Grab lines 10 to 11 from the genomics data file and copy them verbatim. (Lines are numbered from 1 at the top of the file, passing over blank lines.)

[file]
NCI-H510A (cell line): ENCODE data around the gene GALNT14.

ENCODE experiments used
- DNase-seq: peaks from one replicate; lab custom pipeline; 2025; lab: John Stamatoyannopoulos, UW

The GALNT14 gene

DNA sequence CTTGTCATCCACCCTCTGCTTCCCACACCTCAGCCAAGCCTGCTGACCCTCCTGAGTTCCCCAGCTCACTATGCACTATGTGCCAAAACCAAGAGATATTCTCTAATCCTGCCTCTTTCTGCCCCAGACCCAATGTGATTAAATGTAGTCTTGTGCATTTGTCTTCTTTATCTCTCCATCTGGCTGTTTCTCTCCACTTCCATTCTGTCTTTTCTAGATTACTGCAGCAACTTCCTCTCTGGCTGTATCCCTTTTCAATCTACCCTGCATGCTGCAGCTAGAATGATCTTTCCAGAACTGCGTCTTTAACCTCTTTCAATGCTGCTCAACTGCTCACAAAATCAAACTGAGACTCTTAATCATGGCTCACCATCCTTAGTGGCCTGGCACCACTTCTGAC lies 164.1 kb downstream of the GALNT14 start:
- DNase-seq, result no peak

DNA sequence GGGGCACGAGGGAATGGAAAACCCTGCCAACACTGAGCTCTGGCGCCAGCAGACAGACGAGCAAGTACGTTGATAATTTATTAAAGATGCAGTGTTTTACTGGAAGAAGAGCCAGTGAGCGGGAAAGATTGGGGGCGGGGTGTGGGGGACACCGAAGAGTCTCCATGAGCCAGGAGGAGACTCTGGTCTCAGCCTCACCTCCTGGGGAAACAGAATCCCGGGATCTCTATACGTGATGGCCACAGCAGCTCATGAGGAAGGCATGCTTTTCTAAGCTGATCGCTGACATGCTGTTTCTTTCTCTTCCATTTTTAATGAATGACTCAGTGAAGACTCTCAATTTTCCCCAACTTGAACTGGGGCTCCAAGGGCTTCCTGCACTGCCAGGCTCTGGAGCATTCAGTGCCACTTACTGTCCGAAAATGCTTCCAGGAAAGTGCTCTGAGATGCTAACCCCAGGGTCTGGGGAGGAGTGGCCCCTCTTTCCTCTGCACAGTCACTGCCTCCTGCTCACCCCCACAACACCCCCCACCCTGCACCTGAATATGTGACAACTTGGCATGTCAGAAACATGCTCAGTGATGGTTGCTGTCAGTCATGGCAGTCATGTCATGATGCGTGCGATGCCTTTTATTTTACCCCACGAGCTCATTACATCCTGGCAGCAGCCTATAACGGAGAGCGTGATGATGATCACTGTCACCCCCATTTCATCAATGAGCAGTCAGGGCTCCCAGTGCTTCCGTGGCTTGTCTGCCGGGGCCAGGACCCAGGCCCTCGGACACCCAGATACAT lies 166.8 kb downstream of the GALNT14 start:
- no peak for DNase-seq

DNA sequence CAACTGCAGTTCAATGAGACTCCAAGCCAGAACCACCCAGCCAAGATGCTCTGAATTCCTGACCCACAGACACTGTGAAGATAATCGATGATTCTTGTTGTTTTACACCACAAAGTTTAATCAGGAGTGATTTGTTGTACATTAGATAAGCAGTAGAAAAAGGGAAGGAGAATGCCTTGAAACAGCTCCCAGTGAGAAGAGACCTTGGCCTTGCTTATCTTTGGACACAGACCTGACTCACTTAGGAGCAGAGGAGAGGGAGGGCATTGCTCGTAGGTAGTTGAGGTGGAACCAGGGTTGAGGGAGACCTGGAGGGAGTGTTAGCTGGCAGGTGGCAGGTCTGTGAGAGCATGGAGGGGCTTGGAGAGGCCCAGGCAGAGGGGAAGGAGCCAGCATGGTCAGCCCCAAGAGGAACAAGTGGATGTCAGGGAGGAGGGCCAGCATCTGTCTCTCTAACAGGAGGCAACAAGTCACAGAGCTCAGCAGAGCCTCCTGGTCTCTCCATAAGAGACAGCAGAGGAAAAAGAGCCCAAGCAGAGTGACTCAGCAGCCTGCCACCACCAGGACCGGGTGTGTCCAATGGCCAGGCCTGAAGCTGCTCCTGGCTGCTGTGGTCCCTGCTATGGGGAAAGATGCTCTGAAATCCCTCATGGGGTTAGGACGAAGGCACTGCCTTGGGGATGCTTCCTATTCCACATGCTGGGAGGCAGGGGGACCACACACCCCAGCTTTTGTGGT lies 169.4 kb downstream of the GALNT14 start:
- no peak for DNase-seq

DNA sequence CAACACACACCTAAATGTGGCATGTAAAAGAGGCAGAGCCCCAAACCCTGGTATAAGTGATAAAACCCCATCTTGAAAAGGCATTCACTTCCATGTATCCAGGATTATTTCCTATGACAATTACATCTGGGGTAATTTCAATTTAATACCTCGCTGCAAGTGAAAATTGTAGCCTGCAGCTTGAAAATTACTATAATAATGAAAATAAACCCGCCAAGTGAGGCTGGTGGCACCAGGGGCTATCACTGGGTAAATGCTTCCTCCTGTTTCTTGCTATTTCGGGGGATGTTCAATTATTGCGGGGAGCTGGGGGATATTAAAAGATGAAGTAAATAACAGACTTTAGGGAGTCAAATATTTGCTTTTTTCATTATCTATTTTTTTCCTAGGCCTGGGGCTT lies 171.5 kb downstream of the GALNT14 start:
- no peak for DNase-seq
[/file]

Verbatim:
- no peak for DNase-seq

DNA sequence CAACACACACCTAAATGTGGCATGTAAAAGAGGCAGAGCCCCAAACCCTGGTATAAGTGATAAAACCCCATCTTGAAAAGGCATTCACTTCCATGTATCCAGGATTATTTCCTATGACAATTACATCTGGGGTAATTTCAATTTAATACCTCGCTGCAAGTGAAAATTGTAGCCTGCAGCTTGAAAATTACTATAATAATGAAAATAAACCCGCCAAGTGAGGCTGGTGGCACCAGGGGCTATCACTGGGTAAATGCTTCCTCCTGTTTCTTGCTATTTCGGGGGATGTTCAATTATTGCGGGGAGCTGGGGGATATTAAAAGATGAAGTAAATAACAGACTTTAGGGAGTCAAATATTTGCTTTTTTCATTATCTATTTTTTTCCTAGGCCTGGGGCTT lies 171.5 kb downstream of the GALNT14 start: